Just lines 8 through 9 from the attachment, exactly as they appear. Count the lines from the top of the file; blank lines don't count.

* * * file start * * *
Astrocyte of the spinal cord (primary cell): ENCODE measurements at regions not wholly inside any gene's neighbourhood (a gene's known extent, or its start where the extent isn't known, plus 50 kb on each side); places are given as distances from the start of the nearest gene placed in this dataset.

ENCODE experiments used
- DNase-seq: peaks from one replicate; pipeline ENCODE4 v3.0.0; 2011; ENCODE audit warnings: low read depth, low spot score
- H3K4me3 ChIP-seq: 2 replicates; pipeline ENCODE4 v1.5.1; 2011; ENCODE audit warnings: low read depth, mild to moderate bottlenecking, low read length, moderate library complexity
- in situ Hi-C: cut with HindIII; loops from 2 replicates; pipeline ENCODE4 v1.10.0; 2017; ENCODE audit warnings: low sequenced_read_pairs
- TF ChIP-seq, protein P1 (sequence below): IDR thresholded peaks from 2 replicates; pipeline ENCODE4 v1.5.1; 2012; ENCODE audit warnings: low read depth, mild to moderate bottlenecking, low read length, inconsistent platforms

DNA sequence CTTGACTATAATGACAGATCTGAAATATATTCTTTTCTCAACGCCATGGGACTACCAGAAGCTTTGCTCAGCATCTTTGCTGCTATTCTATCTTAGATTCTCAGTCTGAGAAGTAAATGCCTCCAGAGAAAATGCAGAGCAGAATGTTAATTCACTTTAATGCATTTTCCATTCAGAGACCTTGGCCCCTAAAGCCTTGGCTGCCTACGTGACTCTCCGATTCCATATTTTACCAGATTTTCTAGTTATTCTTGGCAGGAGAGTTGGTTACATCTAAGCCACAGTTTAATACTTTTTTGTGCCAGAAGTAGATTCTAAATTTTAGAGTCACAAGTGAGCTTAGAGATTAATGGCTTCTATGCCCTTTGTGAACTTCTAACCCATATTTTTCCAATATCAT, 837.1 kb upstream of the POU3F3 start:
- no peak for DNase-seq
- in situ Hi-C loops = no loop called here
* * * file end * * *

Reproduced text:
- no peak for DNase-seq
- in situ Hi-C loops = no loop called here